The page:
If you automate your outreach on this platform, you’re essentially telling your prospect that you’re not willing to take a few minutes to look at their profile and figure out how to be helpful. You’re telling the prospect that they’re just a number to you. Is that really the way you want to start a relationship with a prospective client or partner?

I know this happens with email all the time. But we’ve come to expect it there. We don’t expect it on LinkedIn.

Be human on LinkedIn. You’ll get better results.

If you’re considering automating, stop and think about how your automated outreach is going to come across to your prospects. No matter how much effort you put into crafting the perfect messaging, it’s still a mass outreach masquerading as human-to-human. It’s still a bot. It’s time to start behaving on LinkedIn like we would in person. Be human, start relationships, get acquainted, and understand a lead’s needs before pitching. I promise, your results will skyrocket.

Want proof? Let’s look at my results.

  • From October 2020 to April 2021, I sent 166 invitations to connect, and 110 were accepted. That’s a 66% acceptance rate.
  • From January 2020 through March 2021, I invited 181 of my connections to get acquainted in an initial discovery call. A whopping 72% (130) accepted my invitation for an initial phone or video call. And I get very few no-shows. If your sales team got even half that conversion rate, how would it affect your revenue for 2021?

Your team can book hundreds of sales calls on LinkedIn

My method is simple and human. There’s absolutely no reason why your SDRs and AEs shouldn’t be able to get similar results.

Here’s how your team can use LinkedIn to book hundreds of sales meetings:

  1. Identify a small niche group of accounts to target
  2. Research the industry issues common to this group and understand how they affect your buying committee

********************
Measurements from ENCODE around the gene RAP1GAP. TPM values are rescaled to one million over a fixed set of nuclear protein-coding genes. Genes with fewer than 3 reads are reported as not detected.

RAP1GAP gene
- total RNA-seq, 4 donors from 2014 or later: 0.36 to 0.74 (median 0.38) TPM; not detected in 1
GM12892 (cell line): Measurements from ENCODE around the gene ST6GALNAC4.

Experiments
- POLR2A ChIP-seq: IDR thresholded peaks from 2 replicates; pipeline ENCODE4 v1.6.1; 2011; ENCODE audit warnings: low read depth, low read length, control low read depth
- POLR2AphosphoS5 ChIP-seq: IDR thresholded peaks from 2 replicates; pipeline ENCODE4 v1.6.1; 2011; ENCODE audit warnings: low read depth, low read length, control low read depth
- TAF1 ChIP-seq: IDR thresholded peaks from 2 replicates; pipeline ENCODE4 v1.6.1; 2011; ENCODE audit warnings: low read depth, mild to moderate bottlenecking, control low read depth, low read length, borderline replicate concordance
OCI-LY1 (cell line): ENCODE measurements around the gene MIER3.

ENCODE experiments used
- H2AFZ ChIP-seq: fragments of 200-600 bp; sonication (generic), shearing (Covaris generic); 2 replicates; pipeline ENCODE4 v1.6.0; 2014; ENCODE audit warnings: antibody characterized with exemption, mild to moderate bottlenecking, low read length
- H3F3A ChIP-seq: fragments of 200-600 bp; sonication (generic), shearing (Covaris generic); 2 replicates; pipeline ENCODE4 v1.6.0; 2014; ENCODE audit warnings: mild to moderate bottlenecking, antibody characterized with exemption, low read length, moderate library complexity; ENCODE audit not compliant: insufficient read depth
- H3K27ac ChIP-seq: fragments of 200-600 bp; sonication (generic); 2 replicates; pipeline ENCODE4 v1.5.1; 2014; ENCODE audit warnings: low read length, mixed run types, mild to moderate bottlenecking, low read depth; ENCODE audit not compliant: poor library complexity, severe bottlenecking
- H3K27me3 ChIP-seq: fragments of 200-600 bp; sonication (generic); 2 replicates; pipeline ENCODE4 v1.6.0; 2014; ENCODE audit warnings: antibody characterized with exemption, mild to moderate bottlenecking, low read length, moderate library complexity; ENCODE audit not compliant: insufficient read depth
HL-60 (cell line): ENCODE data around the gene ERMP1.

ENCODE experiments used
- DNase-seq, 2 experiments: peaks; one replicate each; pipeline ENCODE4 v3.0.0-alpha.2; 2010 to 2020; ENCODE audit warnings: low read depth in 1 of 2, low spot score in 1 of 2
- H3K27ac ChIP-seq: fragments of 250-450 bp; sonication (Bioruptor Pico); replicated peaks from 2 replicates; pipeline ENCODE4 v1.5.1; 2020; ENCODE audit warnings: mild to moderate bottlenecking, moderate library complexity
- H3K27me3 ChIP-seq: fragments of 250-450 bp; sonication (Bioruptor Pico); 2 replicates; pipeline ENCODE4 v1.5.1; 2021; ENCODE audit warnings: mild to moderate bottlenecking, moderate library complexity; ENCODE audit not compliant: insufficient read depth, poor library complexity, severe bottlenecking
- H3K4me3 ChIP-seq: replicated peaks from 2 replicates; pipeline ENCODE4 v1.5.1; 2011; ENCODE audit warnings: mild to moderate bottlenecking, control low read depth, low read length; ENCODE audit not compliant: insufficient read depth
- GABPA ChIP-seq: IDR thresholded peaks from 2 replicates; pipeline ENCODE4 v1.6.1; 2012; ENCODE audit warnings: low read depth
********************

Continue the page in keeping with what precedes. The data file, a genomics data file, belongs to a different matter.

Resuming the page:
3. Come up with 2–3 relevant business insights that you can share that would be helpful to your target buyers
  4. Pick an account to target from your niche group and review the account’s company page on LinkedIn
  5. Search for your specific buyer personas at the specific account and review their LinkedIn profiles
  6. Send connection requests to each, one at a time, referencing one of the insights identified in step #3 that’s going to be directly relevant to this person based on their role and/or profile. Let them know in the invitation that you’re interested in getting acquainted.
  7. When they connect, respond as quickly as possible (while you’re top of mind). Thank them for connecting, reinforce the insight shared in the connection request, and ask if they’d like to get acquainted and discuss that topic further. (Note: This should not be about your product. You’re not asking for a meeting to pitch them, you’re inviting them to get acquainted and talk about an industry trend or insight you can share.)
  8. If they express interest in getting acquainted, send them a link to your calendar and let them choose a convenient time

Prospecting over LinkedIn isn’t complicated—it’s similar to how we network in person. When you meet someone face-to-face, you probably don’t jump to the pitch immediately (if you do, please stop!). You focus first on establishing a relationship, then you probe for needs as part of the conversation. And then, if there’s a need, you can offer to help.

We’re just shifting this process to a virtual environment where you don’t have the limitations of needing an in-person event to meet people.

Level up your team’s outreach strategy

You can find more information about my methodology and watch a free 45-minute training session on my website. Also, send me a connection request on LinkedIn and let’s get acquainted! But please personalize the connection invitation and let me know you read this article.

Candyce Edelen
Candyce Edelen
President/CEO at PropelGrowth

I’m a seasoned entrepreneur with plenty of road rash earned by co-founding two fin-tech companies, one of which made the Deloitte Fast 50 list in 2004. In 2007, I launched PropelGrowth and enjoyed 10 years of growth from inbound leads based on thought leadership I was publishing and existing relationships in the financial industry. But in 2018, my partner and I decided to pivot to a new target market where we didn’t have an existing network. I didn’t have a big travel or conference budget, so meeting people in this new industry was tricky. But I had to generate new sales quickly (or my team would starve). I hate cold calling, so I researched LinkedIn lead generation techniques. After a bit of trial and error, I landed on a strategy that worked. Within 6 months, I made 500 new connections and booked 125 sales calls, using only LinkedIn and Google. It worked so well, I’ve now created a master class to help channel sales and marketing teams achieve the same results. PropelGrowth.com Master class